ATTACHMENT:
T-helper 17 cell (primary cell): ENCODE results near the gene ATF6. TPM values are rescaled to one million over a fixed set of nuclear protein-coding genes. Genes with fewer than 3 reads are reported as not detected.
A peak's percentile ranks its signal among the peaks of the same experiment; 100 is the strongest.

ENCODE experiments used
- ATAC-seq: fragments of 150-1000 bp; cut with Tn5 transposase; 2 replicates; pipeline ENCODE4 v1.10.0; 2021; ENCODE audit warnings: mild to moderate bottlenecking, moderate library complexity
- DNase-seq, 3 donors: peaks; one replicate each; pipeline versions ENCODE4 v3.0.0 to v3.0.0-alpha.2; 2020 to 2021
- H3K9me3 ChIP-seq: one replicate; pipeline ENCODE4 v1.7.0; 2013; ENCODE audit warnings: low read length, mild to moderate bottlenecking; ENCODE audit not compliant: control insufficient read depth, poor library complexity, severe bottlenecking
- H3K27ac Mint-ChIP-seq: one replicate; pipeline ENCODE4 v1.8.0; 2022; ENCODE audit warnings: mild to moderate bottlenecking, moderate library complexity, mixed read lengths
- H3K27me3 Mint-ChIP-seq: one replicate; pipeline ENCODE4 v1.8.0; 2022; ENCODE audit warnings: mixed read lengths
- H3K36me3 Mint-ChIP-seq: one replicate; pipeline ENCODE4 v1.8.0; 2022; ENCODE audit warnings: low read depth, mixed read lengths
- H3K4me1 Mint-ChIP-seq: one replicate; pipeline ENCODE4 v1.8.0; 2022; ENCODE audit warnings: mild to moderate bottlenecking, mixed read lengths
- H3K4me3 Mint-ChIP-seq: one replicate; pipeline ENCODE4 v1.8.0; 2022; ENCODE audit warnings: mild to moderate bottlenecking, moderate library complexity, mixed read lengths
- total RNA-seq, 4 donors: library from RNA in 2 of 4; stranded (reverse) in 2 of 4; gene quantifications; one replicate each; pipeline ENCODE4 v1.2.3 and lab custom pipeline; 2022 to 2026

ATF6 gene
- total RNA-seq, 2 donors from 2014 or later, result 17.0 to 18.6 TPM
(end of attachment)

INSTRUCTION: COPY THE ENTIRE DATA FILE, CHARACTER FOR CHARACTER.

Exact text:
T-helper 17 cell (primary cell): ENCODE results near the gene ATF6. TPM values are rescaled to one million over a fixed set of nuclear protein-coding genes. Genes with fewer than 3 reads are reported as not detected.
A peak's percentile ranks its signal among the peaks of the same experiment; 100 is the strongest.

ENCODE experiments used
- ATAC-seq: fragments of 150-1000 bp; cut with Tn5 transposase; 2 replicates; pipeline ENCODE4 v1.10.0; 2021; ENCODE audit warnings: mild to moderate bottlenecking, moderate library complexity
- DNase-seq, 3 donors: peaks; one replicate each; pipeline versions ENCODE4 v3.0.0 to v3.0.0-alpha.2; 2020 to 2021
- H3K9me3 ChIP-seq: one replicate; pipeline ENCODE4 v1.7.0; 2013; ENCODE audit warnings: low read length, mild to moderate bottlenecking; ENCODE audit not compliant: control insufficient read depth, poor library complexity, severe bottlenecking
- H3K27ac Mint-ChIP-seq: one replicate; pipeline ENCODE4 v1.8.0; 2022; ENCODE audit warnings: mild to moderate bottlenecking, moderate library complexity, mixed read lengths
- H3K27me3 Mint-ChIP-seq: one replicate; pipeline ENCODE4 v1.8.0; 2022; ENCODE audit warnings: mixed read lengths
- H3K36me3 Mint-ChIP-seq: one replicate; pipeline ENCODE4 v1.8.0; 2022; ENCODE audit warnings: low read depth, mixed read lengths
- H3K4me1 Mint-ChIP-seq: one replicate; pipeline ENCODE4 v1.8.0; 2022; ENCODE audit warnings: mild to moderate bottlenecking, mixed read lengths
- H3K4me3 Mint-ChIP-seq: one replicate; pipeline ENCODE4 v1.8.0; 2022; ENCODE audit warnings: mild to moderate bottlenecking, moderate library complexity, mixed read lengths
- total RNA-seq, 4 donors: library from RNA in 2 of 4; stranded (reverse) in 2 of 4; gene quantifications; one replicate each; pipeline ENCODE4 v1.2.3 and lab custom pipeline; 2022 to 2026

ATF6 gene
- total RNA-seq, 2 donors from 2014 or later, result 17.0 to 18.6 TPM